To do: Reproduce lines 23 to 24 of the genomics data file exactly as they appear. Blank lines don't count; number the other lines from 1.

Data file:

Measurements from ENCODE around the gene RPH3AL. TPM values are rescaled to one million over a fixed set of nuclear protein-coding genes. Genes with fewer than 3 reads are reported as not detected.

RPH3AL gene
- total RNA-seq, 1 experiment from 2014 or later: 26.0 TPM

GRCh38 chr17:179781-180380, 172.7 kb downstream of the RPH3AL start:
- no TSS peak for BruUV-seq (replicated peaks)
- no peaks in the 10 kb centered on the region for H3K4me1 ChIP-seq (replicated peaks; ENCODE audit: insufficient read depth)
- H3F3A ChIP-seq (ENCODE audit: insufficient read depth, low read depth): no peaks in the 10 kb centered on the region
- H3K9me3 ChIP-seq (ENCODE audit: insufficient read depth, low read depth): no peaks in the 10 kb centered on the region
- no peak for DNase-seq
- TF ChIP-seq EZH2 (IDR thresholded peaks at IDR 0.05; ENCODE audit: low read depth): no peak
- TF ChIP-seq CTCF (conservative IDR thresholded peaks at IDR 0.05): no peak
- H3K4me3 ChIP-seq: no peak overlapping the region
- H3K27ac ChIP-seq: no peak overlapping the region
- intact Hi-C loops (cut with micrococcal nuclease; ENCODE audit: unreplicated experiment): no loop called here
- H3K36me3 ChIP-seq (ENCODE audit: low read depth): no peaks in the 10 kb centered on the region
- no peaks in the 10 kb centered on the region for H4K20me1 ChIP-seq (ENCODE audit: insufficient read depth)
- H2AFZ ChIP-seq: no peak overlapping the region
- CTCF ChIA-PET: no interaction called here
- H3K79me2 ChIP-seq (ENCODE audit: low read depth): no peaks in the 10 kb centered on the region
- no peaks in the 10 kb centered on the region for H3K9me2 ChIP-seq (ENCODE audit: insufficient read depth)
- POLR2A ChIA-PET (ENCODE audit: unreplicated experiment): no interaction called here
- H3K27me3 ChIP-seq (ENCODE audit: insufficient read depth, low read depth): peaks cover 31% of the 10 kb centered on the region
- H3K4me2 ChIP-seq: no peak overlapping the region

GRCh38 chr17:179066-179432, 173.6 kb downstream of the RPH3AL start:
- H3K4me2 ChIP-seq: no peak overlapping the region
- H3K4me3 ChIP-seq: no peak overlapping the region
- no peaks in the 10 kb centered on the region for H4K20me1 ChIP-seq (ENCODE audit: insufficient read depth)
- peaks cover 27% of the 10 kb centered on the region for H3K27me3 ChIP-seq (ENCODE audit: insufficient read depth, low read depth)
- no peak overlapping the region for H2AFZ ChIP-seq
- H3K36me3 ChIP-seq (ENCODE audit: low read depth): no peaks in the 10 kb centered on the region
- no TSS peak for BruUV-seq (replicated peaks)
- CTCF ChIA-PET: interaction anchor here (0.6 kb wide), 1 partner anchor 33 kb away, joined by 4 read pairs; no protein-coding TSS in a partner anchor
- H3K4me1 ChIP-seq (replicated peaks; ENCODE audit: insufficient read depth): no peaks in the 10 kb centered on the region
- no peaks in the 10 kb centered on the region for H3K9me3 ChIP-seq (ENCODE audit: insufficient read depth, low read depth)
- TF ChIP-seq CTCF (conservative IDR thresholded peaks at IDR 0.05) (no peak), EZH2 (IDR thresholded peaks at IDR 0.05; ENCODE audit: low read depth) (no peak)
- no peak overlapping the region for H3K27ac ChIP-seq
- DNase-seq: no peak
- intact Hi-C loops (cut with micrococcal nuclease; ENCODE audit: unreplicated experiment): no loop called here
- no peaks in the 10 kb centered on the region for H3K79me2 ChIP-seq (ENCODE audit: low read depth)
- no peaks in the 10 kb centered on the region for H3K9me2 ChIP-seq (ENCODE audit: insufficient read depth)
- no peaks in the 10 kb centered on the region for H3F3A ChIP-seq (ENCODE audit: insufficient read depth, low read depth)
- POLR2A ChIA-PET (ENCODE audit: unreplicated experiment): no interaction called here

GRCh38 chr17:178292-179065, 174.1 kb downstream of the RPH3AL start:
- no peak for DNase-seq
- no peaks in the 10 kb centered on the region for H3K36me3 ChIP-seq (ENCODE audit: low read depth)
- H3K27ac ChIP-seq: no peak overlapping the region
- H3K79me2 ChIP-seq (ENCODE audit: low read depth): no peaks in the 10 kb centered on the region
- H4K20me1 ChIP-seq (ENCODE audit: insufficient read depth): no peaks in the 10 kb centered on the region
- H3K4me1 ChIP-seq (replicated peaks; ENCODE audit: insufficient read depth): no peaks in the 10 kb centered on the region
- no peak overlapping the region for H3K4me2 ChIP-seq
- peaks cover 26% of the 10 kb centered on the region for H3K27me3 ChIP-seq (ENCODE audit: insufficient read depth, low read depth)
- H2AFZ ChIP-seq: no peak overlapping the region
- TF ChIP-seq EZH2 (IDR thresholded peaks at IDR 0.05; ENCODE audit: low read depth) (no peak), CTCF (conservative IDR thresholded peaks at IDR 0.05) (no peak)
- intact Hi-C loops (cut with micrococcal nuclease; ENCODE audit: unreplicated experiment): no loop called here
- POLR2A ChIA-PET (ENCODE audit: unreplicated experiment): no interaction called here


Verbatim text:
- H3K4me2 ChIP-seq: no peak overlapping the region

GRCh38 chr17:179066-179432, 173.6 kb downstream of the RPH3AL start: